Getting ready to buy your first home? You are not alone. In fact, our new research has shown that first time buyers are back with a bang.

When you’re doing something as major as buying your first property, it’s natural to feel a little overwhelmed. But, be reassured – you are far from alone.

In fact, first time buyers accounted for more than a third (36%) of all property purchases in 2018, according to our analysis – and numbers are a whopping 85% up on 2010.

But while you might be part of a growing army, the more homework you can do as a first time buyer, the better.

Our researchers have been crunching the numbers around the first time buyer market which we’ve matched up with some useful tips and information to help you in your foray into home-ownership.

The numbers every first time buyer should know


This is the average cost of a first time buyer home according to our data. But, of course, it varies across the country.

Use our interactive map to see:

  • the average cost of a first time buyer (FTB) home in your local authority
  • the household income required to get a mortgage
  • the average type of property that first time buyers enquire about on Zoopla



This is the estimated proportion of first time buyers that used Help to Buy in 2018 against new-build properties.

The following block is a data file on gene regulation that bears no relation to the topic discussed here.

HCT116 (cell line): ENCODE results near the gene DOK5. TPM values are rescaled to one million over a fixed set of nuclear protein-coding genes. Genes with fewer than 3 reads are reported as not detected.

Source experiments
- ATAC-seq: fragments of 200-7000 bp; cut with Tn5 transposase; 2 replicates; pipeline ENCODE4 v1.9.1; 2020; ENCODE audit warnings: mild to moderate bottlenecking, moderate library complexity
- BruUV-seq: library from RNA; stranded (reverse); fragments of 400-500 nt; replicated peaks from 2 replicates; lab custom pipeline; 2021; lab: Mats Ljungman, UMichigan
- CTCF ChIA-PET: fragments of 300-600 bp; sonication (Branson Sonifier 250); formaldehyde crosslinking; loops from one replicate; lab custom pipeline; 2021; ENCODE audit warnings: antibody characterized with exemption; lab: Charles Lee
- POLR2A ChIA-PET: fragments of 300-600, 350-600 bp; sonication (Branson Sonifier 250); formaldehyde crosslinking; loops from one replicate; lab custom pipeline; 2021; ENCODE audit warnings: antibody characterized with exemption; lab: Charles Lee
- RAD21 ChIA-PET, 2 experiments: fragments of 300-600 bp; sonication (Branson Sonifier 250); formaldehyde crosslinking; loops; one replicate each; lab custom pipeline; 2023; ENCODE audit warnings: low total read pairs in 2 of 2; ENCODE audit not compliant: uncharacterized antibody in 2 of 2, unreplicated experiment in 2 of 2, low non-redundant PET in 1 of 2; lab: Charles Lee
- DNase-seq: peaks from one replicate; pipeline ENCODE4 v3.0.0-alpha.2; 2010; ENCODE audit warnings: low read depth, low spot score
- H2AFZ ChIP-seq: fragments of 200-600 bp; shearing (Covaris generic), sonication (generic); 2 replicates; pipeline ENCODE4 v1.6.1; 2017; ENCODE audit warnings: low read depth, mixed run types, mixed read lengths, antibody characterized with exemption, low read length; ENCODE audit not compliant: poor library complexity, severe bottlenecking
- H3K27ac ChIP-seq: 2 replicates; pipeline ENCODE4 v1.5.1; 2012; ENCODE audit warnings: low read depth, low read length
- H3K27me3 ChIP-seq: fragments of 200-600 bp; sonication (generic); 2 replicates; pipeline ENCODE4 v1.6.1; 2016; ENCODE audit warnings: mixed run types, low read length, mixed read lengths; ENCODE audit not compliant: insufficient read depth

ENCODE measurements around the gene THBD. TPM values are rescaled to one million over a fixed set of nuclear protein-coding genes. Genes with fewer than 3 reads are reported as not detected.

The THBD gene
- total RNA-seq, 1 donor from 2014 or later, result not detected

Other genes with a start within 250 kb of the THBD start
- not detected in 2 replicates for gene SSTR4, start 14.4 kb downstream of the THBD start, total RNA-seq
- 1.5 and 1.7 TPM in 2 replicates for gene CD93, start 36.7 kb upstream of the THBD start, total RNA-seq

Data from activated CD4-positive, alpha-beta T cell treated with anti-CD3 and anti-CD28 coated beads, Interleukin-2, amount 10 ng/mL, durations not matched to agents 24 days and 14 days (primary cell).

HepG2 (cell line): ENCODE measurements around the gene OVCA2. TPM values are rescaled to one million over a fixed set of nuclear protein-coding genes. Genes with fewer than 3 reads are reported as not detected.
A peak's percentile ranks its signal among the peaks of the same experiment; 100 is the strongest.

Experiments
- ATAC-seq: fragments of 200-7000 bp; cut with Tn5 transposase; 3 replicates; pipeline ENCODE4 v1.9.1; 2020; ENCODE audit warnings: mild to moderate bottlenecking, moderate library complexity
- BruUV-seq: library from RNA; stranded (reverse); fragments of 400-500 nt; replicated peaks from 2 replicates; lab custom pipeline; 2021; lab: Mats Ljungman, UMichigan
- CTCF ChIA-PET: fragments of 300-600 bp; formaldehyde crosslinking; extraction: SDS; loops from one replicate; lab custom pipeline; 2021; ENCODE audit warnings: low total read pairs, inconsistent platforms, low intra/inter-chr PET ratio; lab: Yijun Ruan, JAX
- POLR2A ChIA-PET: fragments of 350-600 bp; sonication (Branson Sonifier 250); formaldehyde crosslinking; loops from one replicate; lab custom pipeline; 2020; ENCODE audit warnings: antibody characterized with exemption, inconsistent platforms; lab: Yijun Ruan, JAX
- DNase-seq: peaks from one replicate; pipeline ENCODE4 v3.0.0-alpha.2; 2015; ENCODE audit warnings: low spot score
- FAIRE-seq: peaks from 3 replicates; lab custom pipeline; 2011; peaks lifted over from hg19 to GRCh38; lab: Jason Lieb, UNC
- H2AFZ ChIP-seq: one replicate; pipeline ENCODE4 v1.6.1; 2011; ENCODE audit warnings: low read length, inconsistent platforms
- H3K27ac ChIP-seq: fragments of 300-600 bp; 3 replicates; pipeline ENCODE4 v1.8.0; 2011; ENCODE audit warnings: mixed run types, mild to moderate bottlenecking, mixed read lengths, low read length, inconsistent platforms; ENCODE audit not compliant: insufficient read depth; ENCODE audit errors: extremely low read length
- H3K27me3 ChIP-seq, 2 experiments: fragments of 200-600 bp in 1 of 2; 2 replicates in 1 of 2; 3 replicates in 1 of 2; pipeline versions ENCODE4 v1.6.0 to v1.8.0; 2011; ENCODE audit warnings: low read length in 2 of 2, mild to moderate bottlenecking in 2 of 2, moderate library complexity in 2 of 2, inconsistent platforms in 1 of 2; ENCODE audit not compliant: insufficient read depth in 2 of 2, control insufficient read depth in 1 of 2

Help to Buy is a government scheme that provides an equity loan of up to 20% of the property value (rising to 40% in London), so long as you have already raised a 5% deposit. For the first five years, the loan remains interest-free but after that you’ll start to be charged.

Details of Help to Buy schemes, such as property price caps, vary across the UK so find out more with our guide.

You should also familiarise yourself with the downsides of the scheme by carrying out these five checks before you commit.

March 2021:

This is when the current Help to Buy scheme closes but it's set to be replaced with another one which will run for a further two years. The new scheme will come with slightly different rules, such as price caps varying by region rather than country.


Good news if you’re saving for a deposit and still not reached this milestone birthday – as the government’s Lifetime ISA is an option open to you.

You can save up to £4,000 a year in to the savings account until you reach 50 – and for every pound you save, the government will throw in an extra 25p tax-free. You can then choose to put the cash towards a deposit on your first home or take it in retirement.

Read about more about Lifetime ISAs here.

New build homes for sale

30 November:

This is the closing date to apply for a Help to Buy ISA – another government saving scheme designed to support first time buyers.

For every £200 you save into the account, the government will top it up with £50 to a maximum of £3,000. Again, all interest is paid tax-free.

It pays to do your homework, though. For example, you won’t be able to put the cash towards your deposit – you’ll need to pay it off the final mortgage balance on completion instead.

Find out more about Help to Buy ISAs with our clear list of pros and cons

3 bedrooms:

This is the average size of property that most first time buyers make enquiries about through Zoopla – not counting London.

Richard Donnell, director of research and insight at Zoopla, says first-timers are, “leap-frogging past the traditional one and two-bedroom starter homes and taking a longer-term view of homeownership.”